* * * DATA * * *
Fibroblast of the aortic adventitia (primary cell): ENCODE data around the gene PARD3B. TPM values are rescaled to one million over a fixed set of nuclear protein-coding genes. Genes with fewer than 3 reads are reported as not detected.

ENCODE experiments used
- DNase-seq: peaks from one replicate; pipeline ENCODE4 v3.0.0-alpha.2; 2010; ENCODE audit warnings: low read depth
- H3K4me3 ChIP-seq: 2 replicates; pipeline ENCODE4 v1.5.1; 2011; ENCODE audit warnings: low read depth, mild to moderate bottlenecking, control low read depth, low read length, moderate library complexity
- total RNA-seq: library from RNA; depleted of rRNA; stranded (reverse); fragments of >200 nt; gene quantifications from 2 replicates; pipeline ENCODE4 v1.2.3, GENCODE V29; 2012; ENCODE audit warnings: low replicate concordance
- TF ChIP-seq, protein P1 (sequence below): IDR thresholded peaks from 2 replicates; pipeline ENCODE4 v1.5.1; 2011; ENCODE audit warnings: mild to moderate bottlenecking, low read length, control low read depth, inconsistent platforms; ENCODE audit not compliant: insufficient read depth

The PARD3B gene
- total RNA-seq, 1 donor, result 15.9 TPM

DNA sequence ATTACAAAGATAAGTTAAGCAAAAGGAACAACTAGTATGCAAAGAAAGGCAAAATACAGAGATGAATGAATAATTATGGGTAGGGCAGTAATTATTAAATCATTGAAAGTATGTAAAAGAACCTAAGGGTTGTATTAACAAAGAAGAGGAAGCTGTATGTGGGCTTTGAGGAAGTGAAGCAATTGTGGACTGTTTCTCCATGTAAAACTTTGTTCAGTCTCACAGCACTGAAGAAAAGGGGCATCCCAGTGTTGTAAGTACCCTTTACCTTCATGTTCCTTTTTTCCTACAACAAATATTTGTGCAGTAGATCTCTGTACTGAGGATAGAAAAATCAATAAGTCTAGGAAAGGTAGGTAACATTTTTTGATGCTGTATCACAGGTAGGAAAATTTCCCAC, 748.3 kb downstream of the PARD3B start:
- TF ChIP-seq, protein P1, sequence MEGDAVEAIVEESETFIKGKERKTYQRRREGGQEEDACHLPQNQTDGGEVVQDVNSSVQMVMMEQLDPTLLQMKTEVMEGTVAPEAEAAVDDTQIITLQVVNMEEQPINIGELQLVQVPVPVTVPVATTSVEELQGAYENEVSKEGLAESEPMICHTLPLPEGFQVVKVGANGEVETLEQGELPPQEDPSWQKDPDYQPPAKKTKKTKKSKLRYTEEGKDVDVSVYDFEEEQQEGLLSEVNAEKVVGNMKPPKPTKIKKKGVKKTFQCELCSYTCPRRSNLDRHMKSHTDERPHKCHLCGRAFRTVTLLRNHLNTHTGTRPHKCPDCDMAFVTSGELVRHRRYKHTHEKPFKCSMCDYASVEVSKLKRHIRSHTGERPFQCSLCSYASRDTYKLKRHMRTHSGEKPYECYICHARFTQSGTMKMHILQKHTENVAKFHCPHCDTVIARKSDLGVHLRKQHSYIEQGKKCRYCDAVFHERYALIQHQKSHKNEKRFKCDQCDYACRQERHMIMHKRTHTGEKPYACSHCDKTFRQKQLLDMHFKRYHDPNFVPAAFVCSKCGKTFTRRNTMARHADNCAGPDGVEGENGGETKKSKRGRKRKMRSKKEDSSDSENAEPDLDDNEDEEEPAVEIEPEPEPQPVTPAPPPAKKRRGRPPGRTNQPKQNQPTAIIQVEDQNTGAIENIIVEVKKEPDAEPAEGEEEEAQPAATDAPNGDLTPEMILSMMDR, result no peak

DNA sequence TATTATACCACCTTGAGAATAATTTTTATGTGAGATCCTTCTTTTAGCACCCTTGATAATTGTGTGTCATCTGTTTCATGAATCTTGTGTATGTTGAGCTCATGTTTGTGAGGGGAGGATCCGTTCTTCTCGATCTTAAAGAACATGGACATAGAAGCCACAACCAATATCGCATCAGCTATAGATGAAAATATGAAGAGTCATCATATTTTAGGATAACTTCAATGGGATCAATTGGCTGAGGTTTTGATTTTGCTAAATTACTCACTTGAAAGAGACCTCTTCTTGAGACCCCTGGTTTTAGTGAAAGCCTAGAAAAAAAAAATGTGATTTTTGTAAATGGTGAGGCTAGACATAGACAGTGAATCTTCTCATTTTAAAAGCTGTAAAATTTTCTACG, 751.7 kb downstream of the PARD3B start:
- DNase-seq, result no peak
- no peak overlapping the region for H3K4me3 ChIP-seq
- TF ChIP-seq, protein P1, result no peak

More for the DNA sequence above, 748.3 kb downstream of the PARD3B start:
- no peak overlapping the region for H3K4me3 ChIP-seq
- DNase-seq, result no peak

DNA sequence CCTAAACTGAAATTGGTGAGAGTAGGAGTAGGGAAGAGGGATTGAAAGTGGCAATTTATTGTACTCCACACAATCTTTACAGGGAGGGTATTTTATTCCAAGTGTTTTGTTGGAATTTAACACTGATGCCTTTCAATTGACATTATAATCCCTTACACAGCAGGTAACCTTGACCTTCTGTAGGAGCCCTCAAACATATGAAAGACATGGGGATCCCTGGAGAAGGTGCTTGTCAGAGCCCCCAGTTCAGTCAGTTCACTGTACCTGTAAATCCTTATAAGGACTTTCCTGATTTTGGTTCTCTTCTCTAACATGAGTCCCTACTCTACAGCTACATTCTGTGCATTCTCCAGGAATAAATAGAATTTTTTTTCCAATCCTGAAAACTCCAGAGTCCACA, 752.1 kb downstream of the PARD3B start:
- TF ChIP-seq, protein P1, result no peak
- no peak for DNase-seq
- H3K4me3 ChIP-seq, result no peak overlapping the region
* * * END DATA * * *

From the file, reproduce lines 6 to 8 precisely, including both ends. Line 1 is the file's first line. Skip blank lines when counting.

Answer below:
- TF ChIP-seq, protein P1 (sequence below): IDR thresholded peaks from 2 replicates; pipeline ENCODE4 v1.5.1; 2011; ENCODE audit warnings: mild to moderate bottlenecking, low read length, control low read depth, inconsistent platforms; ENCODE audit not compliant: insufficient read depth

The PARD3B gene
- total RNA-seq, 1 donor, result 15.9 TPM